I was thrilled by this opportunity, and felt that this was “the one”. Instead of passively waiting for her answer, I investigated a little bit, and discovered the complete name of the guy, Jeff Barr, senior AWS evangelist. I then tracked his blog, and get some precious information about him, discovering a strong interest for Second Life.
One of his last posts was about a three-dimensional simulation of some AWS services (EC2, S3, SQS) using Second Life, and we’ll get back to it in a minute.
A week later I emailed Jeff, simply explaining that I found his blog, and I was looking forward to talk with him. I added a couple of lines about my interest and skills in Second Life, and he seemed interested. He’s a very busy guy, but he found the time to send me a long email, with details about the position, and some big questions for me to answer.
It was Wednesday, and after coming back from work, I found his message, and decided to show him my commitment in getting this job.
I wrote, googled, coded, wrote again, and around 3:30 a.m. I sent him a very, very long email, which I honestly and humbly consider a small masterpiece of art, given the circumstances.
I spare you the details, but the email was basically saying: I’m focused, I’m good, I’m passionate about cloud computing and web services, and I am willing to squeeze my last drop of energy to deliver you something you’ve never seen before.
Why I was doing this? For two reasons.
First, I believe that when you look for a job, or for a woman, or for a friend, it’s better to focus on few opportunities, and give them your best shot, instead of firing around at the dozens that cross your life every day.
Second reason: the job requirements were really high, and I feared I was positioned “below the bar”, at least on paper: this is the kind of problem you face when you think you’re good, but you’ve studied and worked in a country town in Italy, a poorly developed nation from a technological point of view.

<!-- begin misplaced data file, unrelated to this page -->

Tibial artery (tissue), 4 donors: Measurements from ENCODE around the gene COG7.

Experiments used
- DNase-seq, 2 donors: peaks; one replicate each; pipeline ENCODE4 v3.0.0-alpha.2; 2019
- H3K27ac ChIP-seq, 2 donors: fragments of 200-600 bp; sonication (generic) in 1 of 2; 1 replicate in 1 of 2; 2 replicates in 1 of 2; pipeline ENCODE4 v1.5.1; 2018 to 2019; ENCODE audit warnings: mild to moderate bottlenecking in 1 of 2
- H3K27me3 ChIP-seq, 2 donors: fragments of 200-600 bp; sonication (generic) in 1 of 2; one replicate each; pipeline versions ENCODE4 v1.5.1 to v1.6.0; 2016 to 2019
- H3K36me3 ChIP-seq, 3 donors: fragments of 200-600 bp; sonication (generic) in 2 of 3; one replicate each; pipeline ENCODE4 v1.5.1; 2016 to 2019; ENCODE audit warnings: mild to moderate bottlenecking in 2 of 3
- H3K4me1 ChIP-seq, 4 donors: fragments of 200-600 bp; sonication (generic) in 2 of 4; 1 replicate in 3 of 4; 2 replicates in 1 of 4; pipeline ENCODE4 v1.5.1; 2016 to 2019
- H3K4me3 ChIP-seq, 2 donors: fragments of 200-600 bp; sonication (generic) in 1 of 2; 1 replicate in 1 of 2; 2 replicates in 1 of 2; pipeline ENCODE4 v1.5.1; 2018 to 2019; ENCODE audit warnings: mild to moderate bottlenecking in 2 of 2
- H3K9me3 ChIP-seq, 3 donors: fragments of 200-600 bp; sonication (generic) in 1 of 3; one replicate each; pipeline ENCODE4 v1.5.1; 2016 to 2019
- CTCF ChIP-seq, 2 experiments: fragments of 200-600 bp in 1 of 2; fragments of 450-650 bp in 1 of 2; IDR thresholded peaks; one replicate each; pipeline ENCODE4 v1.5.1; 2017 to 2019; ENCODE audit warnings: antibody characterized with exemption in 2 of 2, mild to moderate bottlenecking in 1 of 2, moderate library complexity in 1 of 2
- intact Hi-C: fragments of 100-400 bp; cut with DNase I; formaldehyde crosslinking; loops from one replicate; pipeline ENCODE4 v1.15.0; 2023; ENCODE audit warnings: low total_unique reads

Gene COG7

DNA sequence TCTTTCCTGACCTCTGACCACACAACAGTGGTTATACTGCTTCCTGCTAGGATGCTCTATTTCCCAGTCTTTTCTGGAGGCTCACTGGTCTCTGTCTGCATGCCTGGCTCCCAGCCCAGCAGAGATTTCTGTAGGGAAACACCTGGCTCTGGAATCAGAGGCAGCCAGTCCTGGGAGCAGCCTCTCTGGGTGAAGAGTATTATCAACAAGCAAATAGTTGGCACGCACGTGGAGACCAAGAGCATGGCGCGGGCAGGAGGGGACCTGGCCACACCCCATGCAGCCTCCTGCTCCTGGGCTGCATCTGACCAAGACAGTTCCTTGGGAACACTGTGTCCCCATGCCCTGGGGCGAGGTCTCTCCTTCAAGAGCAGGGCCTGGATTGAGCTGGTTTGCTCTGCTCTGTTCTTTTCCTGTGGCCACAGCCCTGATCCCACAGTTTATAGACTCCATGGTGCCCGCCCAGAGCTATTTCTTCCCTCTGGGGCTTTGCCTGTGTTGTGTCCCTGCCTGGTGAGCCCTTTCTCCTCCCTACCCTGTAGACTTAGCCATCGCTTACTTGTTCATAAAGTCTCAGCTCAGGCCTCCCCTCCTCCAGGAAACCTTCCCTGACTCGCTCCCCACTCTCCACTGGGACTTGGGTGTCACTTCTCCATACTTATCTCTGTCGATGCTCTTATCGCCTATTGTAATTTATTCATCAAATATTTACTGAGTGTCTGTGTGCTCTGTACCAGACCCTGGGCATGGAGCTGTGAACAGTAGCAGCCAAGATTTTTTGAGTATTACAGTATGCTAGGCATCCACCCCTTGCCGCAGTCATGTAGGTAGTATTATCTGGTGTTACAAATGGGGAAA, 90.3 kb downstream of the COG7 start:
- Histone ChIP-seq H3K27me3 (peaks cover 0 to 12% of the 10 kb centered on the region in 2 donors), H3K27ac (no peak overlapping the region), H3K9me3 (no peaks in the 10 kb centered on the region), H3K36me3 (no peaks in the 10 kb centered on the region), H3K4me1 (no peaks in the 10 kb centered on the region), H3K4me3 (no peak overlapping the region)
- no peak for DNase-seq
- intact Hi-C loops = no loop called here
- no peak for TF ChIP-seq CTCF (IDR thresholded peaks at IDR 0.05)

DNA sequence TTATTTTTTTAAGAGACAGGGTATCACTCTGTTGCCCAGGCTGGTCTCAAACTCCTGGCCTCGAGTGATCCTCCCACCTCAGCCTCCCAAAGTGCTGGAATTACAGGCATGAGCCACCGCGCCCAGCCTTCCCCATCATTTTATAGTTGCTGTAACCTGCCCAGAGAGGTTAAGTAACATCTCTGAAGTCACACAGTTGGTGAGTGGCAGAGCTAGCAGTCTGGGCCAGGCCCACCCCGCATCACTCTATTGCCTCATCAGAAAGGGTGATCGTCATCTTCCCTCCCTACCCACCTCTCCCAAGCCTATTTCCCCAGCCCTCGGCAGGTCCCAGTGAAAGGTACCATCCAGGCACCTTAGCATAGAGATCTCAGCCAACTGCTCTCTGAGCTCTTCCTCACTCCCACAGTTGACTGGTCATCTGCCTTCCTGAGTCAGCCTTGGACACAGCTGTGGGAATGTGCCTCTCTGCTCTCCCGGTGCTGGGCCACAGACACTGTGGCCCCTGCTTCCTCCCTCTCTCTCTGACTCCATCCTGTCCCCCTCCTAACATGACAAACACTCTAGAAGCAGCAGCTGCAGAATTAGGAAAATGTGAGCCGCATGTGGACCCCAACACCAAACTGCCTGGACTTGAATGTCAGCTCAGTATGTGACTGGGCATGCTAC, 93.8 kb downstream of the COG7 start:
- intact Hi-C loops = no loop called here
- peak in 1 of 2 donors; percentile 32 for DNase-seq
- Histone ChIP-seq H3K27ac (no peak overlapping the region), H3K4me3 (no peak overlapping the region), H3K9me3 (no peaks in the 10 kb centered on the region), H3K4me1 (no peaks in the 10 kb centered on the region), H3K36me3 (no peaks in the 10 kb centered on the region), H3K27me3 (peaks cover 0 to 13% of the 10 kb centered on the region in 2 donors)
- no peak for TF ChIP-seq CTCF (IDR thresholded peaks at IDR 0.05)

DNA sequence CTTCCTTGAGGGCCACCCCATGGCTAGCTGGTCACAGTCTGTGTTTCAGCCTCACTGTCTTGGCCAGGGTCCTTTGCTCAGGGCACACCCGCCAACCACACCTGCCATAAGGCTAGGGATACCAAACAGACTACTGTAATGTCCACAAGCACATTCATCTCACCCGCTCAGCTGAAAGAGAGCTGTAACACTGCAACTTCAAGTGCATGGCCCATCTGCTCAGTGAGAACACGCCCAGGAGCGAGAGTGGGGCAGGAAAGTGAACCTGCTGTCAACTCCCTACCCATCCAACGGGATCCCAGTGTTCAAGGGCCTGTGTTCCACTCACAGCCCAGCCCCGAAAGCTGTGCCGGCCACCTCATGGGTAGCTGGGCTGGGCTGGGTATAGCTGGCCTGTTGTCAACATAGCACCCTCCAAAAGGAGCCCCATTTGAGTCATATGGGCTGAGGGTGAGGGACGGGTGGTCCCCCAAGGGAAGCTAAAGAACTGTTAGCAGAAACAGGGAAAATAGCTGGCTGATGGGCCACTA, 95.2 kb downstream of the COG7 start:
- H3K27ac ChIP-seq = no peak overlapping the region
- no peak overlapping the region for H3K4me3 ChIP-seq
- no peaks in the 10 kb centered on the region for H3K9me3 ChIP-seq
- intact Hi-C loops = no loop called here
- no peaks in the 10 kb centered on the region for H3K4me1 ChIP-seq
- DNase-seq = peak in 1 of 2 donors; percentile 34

To remedy, I decided to impress him again: on the following weekend I spent almost thirty hours in building an improved three-dimensional simulation for AWS, with a fully functional messaging system. At 2 a.m. on Monday, exhausted, I sent him the results of my hard work.
Jeff got the message right, and in a subsequent phone interview I clearly understood that he was favorably impressed, and definitively on my side.
I don’t feel guilty at all about this: Jeff is a smart guy, and he perfectly knew what I was doing with him; if you want to work for a big and successful company like Amazon, you’ll always face smart guys on your path. Giving them an honest, straightforward, unexpected example of your good side and your talents is what they expect from you.
Rule number two: stand out from the crowd. Be “unordinary”. Show passion, and commitment.
From that point on (it was late December 2007) I got two other phone interviews, before they asked me to come in Luxembourg. On early February I went there, had three face-to-face interviews for a total of almost three hours, and discovered what Luxembourg was like. My father and my girlfriend decided to come along, so I spent the weekend with them, and faced another big question for my life: do you want to move to another country? Are you prepared for this?